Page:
“Does he have a name?”, one of the midwives asked. Ian and I looked at each other. I asked him if he’s still okay with the name we have for the baby, and he said yes.
I looked at our baby again and I said “Edward Timothy”.
It’s a combination of our father’s names. Mine being Eduardo (a Spanish name, which we changed to Edward to make it an English name), and Ian’s dad, Timothy. As I searched for the meanings of these names, here’s what I found out:
Edward is an English name derived from the Anglo-Saxon form Éadweard, composed of the elements ead “wealth, fortune; prosperous, blessed” and weard “guardian, protector”. Used in the royal family by three Anglo-Saxon kings and eight kings of England since the Norman Conquest.
Timothy is an English form of the Greek name Timotheos meaning “honouring God”, derived from timao “to honour” and theos “god”.
Edward Timothy. What a beautiful name! It sounds so regal and dignified.
Once Edward was lying peacefully on my chest, my attending midwife immediately worked on stitching my tear. She applied some freezing compound, but I still felt the sting of the needle when it first went through my skin. The next stitches didn’t hurt. After the stitches were done, Brianna did some examination. She looked a bit concerned. She called a doctor to check on my tear. Dr. Wilhelm could not see the tear very well so she undid my stitches. The probing was getting painful so she put some more freezing compound.
She confirmed what I fear might happened if I go over my due date. I had a 4th degree perineal tear, which means my laceration extends to the rectum and the tissue underneath it.
Dr. Wilhelm said that the surgery is complex and beyond her specialty so she called for the resident surgeon. They were hoping they can just perform the surgery in the room, if not I would have to go the operating room.
While waiting for Dr. Graham, the resident surgeon, my midwives check Edward’s vitals and what not.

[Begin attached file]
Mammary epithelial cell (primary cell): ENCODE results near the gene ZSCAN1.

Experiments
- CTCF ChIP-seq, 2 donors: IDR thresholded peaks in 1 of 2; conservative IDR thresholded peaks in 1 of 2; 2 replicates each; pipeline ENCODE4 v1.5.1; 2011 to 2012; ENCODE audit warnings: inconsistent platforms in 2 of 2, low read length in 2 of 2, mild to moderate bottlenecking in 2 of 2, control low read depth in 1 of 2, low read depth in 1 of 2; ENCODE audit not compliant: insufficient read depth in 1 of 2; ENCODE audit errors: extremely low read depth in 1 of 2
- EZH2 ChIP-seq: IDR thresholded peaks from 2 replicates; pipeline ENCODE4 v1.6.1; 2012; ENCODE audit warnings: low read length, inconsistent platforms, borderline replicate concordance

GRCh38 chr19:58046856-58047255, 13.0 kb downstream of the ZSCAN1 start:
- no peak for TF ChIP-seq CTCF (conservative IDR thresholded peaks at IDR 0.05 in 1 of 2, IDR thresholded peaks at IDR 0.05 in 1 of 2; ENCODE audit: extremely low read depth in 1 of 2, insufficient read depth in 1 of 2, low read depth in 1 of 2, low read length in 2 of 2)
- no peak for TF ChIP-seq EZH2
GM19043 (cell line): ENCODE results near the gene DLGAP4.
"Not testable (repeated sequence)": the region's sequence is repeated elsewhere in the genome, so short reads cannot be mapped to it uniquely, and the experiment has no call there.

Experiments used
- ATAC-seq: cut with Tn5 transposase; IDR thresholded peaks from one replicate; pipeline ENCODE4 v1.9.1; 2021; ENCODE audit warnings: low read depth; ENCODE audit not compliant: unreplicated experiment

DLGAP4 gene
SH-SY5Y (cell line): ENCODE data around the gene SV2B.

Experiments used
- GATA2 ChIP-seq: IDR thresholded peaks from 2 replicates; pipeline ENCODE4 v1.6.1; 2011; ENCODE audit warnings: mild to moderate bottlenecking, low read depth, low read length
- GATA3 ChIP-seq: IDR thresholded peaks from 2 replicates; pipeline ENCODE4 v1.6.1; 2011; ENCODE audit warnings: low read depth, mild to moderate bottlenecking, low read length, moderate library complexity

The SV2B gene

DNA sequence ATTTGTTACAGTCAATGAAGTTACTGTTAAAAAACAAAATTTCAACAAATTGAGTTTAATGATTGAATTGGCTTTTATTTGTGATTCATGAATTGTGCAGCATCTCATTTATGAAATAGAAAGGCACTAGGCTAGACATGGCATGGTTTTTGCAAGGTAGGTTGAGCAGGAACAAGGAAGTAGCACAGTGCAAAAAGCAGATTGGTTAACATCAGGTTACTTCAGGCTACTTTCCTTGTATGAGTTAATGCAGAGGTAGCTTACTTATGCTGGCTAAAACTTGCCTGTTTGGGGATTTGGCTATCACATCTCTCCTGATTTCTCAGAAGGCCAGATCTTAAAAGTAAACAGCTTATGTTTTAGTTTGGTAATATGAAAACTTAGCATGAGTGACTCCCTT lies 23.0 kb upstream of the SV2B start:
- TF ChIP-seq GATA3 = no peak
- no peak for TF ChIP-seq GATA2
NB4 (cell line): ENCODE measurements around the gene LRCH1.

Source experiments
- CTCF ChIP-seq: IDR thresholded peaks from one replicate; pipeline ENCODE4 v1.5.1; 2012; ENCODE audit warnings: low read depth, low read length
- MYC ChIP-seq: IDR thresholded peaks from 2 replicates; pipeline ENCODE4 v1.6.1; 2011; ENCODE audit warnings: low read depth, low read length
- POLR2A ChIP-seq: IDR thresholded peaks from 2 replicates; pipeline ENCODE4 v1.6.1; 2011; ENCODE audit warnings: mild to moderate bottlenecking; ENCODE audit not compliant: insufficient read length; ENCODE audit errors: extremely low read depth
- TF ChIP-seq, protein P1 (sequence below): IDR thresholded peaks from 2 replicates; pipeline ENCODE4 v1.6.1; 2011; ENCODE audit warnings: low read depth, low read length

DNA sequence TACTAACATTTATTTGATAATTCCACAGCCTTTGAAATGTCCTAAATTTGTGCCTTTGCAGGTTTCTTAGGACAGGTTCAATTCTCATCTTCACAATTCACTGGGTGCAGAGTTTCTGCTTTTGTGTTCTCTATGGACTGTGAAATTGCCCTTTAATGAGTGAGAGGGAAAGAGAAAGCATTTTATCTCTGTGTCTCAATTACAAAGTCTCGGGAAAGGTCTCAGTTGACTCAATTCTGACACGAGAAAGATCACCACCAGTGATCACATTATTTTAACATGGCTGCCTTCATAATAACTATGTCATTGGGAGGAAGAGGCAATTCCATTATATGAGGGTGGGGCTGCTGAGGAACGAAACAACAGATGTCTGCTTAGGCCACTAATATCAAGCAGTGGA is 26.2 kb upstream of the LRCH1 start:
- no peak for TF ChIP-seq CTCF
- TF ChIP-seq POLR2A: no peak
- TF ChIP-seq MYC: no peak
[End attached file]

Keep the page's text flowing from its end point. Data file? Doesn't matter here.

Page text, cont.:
They were surprised to find out how much the baby weighs. He was 9 lbs and 6 oz! Just 2 ounces shy away from being a 9.5 pound baby! He’s 21.5 inches long, with a head circumference of 36.5 cm. In short, he’s a huge baby. For my petite body size, he’s enormous!
When Dr. Graham finally arrived, he introduced himself to me, and then proceeded into examining my tear. The piercing pain from probing what the “situation” was, was more than I could bear. And so he asked the “poor girl” to be prepped for surgery in the OR under general anaesthesia.
They hooked an IV to my left hand, and gave me some antibiotics. The antibiotics sting as it goes through my vein.
From the bed, I sat down on the wheelchair. My husband gave me a kiss and told me he and Edward will be waiting for me back in the recovery room, which offered me some comfort. And then the nurse wheeled me to the OR. Brianna stayed with Ian and our son until I got back into my room. The anaesthesiologist discussed with me the pros and cons of going under general anaesthesia. After that, I signed a waiver. I was then transferred into the operating table and was strapped down. A few seconds after they put the oxygen mask on my face, I went to sleep. An hour and half after, I woke up. Groggy. Not knowing how long I had been out. I was transferred back into my room not long after. I looked at the clock with haze vision. It was 8 o’clock in the evening. The surgery went well. I felt no pain.